Three words and a picture.
That’s all it took to bring Labour MP Emily Thornberry‘s front bench career as Shadow Attorney General to an end, after being tried and found guilty in the High Court of Social Media of the crime of… taking a picture of a house, and posting it on Twitter whilst out campaigning in Rochester and Strood on the day of the by-election.
The Spectator summarises:
Emily Thornberry has resigned from the shadow Cabinet for sending a Tweet that appeared to mock a Rochester voter who was flying several St George’s Cross from their window and had a white van parked outside. Thornberry’s resignation follows Miliband aides briefing that the leader was the angriest they’d ever seen him after being told about the tweet. All this shows just how sensitive Labour is to the charge that it is now a party run by a metropolitan elite who have little connection with the party’s traditional working class base.
Let’s step back. The tweet “appeared to mock” the Rochester and Strood resident? Only someone with the psychic ability to read Emily Thornberry’s mind could know whether she intended to mock him or not. A picture of a house and vehicle cannot by themselves constitute mockery, and the terse caption “Image from Rochester” is equally inscrutable. Anyone other than Emily Thornberry claiming to possess full knowledge of the spirit in which the picture was taken and posted is vastly overestimating their journalistic, political or clairvoyance skills.
“To win new recruits, motivate their activists and sustain the interest of politicians and the media, UKIP need to overcome the wasted vote syndrome and appear as a credible choice at general elections” – Robert Ford and Matthew Goodwin, Revolt on the Right: Explaining Support for the Radical Right in Britain
UKIP’s victory in the Clacton by-election, giving the party their first MP, was bad for the political establishment.
The ComRes poll giving UKIP’s Mark Reckless a 13-point lead ahead of the Rochester by-election was awful.
But these local by-elections, history-making as they are, can only do so much damage – they give the main political parties, particularly the Tories, a black eye, and not much more. Even if UKIP go on to win the by-election in Rochester and Strood as now seems likely, Mark Reckless and Douglas Carswell will still only form a caucus of two at Westminster, hardly enough to start flexing their parliamentary muscles or influencing legislation.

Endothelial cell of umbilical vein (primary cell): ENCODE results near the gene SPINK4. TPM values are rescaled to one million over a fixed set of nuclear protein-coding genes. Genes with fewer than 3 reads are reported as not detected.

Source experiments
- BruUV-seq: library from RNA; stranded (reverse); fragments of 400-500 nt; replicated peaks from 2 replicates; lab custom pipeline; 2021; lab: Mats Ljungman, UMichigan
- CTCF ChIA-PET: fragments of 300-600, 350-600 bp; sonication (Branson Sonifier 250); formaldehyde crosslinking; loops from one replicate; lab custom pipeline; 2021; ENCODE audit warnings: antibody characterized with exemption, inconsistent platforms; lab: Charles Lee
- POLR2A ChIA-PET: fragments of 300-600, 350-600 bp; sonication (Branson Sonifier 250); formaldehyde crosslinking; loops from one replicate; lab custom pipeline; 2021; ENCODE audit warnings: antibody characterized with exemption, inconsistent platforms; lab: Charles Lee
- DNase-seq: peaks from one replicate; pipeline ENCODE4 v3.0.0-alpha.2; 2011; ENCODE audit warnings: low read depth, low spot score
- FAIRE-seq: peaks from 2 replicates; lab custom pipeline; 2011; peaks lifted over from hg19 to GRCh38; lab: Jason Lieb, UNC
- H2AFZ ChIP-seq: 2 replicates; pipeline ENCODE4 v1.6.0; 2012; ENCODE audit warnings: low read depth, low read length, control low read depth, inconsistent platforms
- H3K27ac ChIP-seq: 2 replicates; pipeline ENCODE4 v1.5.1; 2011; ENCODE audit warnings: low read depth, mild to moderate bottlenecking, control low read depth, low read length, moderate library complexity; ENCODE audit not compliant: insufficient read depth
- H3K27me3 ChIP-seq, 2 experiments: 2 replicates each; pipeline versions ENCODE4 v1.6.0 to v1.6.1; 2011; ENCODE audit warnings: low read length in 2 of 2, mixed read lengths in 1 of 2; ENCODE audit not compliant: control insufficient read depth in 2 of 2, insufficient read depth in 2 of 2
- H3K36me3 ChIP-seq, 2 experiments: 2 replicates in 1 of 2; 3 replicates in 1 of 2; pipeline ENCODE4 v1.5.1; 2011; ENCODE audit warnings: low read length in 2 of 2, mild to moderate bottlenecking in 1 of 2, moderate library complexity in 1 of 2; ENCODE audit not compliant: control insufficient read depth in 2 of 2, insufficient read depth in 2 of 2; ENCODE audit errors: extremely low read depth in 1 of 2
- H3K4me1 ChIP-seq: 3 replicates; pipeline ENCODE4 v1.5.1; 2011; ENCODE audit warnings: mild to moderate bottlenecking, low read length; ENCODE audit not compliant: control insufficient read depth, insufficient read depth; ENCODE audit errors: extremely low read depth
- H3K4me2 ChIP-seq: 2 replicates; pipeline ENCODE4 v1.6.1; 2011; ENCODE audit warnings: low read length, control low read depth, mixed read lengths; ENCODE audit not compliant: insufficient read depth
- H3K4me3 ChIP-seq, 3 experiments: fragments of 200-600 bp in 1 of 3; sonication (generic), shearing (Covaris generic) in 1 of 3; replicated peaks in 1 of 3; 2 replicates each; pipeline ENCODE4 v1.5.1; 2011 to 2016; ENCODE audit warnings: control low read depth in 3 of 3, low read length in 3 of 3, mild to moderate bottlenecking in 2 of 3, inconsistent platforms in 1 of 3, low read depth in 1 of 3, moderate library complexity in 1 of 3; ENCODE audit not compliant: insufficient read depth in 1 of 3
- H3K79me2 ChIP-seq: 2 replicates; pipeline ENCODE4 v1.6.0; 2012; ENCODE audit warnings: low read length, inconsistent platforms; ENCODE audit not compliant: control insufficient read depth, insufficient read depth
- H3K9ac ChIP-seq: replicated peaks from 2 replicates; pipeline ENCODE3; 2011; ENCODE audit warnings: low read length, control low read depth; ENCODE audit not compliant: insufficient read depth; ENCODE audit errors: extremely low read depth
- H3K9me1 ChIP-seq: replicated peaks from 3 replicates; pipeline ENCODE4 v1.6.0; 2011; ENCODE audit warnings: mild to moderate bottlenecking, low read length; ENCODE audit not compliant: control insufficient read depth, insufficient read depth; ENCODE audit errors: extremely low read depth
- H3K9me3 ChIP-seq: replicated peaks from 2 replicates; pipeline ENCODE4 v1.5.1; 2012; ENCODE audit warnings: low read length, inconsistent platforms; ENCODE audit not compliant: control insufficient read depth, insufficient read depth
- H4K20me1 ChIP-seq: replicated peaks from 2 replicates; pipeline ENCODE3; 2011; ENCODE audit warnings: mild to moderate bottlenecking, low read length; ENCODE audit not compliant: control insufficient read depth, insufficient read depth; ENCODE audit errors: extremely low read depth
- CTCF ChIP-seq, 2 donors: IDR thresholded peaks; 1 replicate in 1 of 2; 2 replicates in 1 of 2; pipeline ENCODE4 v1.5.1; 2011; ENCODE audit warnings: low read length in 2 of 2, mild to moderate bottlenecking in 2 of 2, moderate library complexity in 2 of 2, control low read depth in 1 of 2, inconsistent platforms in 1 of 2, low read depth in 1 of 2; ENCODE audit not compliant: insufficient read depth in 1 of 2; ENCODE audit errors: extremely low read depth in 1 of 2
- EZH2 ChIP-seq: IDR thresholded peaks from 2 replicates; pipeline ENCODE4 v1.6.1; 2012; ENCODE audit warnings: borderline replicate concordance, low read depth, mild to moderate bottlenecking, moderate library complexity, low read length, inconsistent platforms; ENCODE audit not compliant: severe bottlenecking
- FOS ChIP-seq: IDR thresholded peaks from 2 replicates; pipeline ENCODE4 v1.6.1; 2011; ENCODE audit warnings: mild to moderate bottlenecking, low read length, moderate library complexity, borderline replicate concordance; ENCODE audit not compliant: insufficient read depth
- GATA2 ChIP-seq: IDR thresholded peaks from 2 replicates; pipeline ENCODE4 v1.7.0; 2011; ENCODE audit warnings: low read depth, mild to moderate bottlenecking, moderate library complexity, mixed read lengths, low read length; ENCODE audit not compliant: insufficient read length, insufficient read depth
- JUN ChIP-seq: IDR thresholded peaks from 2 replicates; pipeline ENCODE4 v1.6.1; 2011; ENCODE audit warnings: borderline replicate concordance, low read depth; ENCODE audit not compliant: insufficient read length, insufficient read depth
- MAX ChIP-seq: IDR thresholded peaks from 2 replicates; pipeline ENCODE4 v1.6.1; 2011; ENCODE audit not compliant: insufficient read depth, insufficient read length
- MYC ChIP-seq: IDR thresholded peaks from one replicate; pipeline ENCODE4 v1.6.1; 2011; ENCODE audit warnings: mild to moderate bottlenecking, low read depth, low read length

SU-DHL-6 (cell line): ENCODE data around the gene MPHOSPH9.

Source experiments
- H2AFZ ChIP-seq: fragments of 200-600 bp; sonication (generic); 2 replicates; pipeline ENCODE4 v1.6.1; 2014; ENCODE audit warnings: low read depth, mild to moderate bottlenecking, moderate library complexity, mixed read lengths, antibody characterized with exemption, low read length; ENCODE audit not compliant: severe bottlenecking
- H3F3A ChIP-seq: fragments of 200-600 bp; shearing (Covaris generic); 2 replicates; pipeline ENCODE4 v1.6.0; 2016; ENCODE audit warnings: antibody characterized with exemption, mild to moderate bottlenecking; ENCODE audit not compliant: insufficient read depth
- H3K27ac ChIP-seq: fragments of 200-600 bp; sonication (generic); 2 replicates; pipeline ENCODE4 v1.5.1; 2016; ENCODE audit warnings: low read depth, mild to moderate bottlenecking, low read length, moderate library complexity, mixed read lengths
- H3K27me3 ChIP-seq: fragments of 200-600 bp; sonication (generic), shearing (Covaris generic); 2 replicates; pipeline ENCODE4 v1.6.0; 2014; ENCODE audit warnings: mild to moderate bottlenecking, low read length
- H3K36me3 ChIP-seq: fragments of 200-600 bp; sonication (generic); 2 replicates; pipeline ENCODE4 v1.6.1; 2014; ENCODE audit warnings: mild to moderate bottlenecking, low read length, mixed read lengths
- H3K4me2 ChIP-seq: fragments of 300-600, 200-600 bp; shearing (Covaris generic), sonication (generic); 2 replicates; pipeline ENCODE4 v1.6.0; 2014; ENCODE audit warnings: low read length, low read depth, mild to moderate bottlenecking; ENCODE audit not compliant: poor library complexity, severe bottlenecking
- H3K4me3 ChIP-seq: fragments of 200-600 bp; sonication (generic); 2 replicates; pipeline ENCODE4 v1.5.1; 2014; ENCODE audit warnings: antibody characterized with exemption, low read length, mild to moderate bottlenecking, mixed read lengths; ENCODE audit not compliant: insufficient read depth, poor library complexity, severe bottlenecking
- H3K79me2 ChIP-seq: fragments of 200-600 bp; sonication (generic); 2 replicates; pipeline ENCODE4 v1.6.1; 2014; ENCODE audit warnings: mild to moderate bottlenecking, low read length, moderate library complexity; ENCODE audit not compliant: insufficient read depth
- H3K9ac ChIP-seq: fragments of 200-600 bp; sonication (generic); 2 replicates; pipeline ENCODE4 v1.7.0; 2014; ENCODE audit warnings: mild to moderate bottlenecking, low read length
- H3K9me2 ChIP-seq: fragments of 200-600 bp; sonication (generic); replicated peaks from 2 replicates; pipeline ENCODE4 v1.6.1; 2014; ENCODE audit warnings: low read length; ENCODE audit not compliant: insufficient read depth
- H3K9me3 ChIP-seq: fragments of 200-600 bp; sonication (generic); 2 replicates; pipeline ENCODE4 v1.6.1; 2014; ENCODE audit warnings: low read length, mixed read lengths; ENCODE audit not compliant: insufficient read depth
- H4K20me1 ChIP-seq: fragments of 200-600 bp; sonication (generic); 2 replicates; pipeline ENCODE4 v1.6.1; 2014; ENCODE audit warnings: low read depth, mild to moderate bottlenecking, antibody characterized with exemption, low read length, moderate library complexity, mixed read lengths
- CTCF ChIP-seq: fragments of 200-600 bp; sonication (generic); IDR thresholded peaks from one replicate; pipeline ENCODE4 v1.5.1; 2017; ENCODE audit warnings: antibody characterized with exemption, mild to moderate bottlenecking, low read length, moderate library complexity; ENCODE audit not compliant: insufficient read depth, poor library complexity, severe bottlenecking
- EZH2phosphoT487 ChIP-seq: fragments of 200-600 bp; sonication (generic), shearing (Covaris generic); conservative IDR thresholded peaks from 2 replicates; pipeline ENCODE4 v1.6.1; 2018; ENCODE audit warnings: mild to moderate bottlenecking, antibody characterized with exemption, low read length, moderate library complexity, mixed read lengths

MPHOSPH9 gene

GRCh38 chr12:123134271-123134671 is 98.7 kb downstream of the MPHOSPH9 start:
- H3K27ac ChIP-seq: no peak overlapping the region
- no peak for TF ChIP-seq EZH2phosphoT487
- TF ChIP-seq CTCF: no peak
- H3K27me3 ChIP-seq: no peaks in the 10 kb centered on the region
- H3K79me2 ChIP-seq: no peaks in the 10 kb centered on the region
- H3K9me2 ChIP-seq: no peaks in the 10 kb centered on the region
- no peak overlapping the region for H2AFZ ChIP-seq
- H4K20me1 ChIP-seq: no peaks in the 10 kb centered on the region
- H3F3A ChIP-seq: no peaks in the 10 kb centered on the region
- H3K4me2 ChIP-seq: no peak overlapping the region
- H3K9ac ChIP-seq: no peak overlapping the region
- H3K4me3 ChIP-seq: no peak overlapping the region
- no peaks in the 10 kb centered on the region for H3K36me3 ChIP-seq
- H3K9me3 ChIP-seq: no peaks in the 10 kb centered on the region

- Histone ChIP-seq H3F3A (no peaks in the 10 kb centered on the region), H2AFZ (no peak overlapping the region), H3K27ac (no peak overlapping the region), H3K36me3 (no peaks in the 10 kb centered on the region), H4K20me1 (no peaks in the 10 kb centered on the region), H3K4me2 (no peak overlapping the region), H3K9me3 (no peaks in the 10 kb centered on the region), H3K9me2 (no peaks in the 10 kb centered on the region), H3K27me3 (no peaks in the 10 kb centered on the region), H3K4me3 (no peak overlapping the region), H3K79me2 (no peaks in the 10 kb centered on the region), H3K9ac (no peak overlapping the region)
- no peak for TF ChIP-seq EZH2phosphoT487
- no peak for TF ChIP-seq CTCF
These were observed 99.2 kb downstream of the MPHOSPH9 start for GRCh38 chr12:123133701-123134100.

However, a poll just released by Opinium and The Observer reveals something that could shake the establishment to its foundations: 31% of voters would now support Nigel Farage’s party if they believed UKIP had a credible chance of winning in their local constituency. Nearly a third of the electorate are ready to wash their hands of big three political parties entirely, and vote for a new, untested alternative. Not just in the local or European elections, where UKIP are already establishing a track record of success, but in the United Kingdom’s general election next year.
Of course UKIP were going to do well in Clacton, the establishment consoled themselves after Douglas Carswell eviscerated the Tories in his thumping by-election victory.
After all, they said, Carswell’s seaside constituency is chock full of exactly the type of unlettered, economically left-behind losers who would be hoodwinked by Nigel Farage’s politics of grievance and fear. But just wait until Rochester and Strood, when the less personable Mark Reckless has to face his more enlightened constituents at the ballot box after jumping ship to UKIP. The Tories’ formidable campaigning operation will kick into gear, the UKIP advance will be halted and normal political order will be restored.
So went conventional wisdom, and the general thrust of most mainstream analysis in the aftermath of the Clacton result. But no longer. A poll by ComRes, released last night, gave UKIP a commanding 13 point lead in the Rochester and Strood constituency, with UKIP on 43%, Conservatives on 30%, Labour on 21% with the Greens and Liberal Democrats fighting for scraps with 3% each.
It’s now officially time to panic. And each faction of the British political establishment is quietly losing the plot in their own uniquely predictable way.